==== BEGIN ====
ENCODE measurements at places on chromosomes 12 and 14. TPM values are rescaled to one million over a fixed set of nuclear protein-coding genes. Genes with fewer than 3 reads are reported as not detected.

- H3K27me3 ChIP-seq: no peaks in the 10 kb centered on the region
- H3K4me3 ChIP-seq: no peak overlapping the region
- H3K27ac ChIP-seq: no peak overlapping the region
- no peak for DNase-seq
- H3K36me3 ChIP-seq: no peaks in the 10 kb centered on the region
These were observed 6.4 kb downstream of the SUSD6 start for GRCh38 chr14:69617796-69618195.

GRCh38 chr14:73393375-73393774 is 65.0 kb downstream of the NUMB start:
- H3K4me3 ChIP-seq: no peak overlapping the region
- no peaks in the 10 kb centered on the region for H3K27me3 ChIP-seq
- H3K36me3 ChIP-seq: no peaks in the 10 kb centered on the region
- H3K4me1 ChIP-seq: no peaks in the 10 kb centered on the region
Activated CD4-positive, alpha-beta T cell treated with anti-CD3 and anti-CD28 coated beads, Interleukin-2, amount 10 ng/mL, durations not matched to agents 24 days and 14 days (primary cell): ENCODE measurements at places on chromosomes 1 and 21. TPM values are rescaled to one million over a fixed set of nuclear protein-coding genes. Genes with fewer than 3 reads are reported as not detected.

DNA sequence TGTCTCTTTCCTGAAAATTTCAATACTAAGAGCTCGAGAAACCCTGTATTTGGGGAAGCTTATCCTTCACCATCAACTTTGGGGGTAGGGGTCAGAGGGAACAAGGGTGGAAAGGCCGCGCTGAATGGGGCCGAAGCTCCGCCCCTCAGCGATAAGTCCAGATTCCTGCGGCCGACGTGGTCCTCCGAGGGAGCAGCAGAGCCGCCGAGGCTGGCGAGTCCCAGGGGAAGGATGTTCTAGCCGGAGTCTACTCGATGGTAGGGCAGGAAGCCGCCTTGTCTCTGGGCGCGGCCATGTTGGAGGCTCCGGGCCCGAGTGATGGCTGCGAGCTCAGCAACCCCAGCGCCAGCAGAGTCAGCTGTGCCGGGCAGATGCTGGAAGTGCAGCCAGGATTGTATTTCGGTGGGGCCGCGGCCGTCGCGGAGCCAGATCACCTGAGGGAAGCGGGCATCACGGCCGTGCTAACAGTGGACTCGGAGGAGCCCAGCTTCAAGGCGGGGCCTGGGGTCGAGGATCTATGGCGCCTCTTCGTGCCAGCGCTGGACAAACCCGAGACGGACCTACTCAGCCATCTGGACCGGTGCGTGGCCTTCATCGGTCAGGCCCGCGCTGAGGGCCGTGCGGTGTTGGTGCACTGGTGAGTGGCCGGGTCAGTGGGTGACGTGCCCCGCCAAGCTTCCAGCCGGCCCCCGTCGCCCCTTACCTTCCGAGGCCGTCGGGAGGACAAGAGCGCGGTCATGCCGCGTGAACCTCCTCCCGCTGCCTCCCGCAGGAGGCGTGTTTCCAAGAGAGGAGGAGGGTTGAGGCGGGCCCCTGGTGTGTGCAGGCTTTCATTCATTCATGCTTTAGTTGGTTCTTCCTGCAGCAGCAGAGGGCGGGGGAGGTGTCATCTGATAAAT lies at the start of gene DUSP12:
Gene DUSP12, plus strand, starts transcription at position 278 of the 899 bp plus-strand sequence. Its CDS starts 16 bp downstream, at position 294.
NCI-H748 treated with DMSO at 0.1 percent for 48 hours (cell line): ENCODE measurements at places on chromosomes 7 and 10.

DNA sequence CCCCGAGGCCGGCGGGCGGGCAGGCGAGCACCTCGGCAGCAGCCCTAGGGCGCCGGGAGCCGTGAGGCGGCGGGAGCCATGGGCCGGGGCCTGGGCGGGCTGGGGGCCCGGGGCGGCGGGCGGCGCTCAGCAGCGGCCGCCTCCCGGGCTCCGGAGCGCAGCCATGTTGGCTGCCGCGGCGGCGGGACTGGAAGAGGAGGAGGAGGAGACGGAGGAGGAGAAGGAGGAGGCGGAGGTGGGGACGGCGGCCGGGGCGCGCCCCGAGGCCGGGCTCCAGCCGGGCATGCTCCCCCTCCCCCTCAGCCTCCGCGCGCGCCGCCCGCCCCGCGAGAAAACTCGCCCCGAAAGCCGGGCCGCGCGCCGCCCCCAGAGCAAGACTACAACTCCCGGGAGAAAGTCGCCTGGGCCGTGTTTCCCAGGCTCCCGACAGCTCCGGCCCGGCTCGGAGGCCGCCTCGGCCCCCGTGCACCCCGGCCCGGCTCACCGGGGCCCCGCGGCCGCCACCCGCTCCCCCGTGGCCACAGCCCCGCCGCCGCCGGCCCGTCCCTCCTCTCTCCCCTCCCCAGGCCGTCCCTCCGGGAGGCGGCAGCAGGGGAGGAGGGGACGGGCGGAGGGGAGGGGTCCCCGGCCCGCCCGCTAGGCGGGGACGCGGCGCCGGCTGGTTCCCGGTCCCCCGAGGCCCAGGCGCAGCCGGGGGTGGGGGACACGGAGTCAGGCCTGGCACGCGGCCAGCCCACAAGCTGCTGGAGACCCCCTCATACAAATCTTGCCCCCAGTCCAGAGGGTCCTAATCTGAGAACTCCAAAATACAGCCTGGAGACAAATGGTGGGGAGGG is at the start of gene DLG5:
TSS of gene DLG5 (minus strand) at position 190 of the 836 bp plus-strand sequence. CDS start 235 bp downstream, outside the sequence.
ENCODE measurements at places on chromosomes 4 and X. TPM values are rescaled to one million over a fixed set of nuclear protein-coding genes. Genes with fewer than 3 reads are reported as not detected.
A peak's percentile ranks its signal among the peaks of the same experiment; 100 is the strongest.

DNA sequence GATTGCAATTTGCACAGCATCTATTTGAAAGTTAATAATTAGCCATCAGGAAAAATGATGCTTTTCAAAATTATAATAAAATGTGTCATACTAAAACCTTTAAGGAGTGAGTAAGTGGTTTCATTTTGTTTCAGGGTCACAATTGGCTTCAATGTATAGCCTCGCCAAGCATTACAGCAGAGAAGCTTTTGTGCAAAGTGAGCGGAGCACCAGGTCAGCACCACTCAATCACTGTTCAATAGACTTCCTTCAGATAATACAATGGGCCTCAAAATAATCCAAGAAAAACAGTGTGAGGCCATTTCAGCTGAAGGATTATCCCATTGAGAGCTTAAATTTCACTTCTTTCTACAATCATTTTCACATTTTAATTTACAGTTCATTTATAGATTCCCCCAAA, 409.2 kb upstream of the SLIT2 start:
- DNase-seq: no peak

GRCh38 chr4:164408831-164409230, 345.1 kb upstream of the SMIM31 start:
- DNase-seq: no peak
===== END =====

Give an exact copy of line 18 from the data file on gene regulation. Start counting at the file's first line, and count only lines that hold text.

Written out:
TSS of gene DLG5 (minus strand) at position 190 of the 836 bp plus-strand sequence. CDS start 235 bp downstream, outside the sequence.